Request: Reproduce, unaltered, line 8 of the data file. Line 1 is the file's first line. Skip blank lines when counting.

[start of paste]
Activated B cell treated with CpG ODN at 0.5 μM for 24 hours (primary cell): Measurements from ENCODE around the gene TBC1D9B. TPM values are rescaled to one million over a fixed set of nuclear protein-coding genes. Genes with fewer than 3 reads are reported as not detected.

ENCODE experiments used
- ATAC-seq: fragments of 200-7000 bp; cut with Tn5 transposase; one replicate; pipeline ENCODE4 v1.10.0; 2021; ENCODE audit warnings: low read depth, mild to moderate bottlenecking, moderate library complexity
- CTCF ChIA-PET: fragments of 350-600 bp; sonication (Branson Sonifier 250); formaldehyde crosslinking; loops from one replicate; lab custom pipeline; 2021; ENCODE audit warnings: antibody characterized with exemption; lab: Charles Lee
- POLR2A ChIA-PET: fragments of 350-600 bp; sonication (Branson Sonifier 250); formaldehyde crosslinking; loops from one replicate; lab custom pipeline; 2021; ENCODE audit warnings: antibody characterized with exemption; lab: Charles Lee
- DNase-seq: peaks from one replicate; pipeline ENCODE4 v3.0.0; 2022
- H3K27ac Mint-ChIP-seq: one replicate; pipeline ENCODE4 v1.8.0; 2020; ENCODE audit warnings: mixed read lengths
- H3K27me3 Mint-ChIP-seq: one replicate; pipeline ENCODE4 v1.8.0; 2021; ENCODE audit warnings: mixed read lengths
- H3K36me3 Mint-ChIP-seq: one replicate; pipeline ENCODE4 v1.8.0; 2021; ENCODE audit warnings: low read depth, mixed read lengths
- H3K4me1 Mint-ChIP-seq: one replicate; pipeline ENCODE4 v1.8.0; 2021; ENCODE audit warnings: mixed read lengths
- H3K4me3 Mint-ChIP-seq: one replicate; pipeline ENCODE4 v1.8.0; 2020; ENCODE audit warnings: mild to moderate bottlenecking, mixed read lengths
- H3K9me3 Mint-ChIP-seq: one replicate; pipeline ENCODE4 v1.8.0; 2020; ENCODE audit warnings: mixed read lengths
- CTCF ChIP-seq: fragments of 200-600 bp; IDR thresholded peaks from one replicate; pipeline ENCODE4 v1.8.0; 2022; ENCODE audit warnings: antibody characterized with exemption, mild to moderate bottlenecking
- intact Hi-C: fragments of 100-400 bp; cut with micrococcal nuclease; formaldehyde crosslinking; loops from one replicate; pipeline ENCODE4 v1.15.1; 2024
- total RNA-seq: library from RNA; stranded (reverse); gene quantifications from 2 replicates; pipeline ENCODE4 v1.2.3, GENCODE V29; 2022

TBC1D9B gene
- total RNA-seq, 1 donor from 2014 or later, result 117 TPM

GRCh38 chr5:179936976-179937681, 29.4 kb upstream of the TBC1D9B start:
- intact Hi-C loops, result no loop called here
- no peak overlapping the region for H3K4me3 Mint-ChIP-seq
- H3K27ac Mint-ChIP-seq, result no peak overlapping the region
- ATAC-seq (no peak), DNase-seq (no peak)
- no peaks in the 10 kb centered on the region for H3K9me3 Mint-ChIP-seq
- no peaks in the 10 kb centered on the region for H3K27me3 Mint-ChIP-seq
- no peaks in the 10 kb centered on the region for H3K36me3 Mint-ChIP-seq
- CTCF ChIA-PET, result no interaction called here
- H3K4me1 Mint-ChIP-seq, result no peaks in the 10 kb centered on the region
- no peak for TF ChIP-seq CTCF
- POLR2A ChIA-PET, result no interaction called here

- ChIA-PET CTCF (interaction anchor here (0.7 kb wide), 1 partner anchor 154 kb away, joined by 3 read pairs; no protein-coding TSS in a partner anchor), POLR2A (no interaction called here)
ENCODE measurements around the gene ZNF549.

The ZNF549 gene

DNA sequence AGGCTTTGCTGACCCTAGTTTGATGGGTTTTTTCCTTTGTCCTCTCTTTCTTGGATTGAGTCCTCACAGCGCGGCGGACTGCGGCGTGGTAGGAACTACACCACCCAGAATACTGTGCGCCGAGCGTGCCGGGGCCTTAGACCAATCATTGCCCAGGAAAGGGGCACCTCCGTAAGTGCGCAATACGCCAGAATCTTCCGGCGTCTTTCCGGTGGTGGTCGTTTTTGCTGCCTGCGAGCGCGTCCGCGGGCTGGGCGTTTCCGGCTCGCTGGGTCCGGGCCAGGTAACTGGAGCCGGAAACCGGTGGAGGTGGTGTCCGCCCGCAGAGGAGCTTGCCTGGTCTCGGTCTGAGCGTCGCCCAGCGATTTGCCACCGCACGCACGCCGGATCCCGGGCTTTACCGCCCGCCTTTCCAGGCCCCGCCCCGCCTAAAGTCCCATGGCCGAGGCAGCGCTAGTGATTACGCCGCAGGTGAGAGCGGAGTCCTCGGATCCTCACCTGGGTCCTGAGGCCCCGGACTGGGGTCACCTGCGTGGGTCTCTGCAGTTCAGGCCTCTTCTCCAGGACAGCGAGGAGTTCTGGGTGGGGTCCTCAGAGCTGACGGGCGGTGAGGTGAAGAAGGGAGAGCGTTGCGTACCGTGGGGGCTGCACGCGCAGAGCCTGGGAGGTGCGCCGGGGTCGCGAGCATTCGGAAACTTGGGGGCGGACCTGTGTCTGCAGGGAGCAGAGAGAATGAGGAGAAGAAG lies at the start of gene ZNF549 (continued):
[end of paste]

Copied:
- H3K27me3 Mint-ChIP-seq: one replicate; pipeline ENCODE4 v1.8.0; 2021; ENCODE audit warnings: mixed read lengths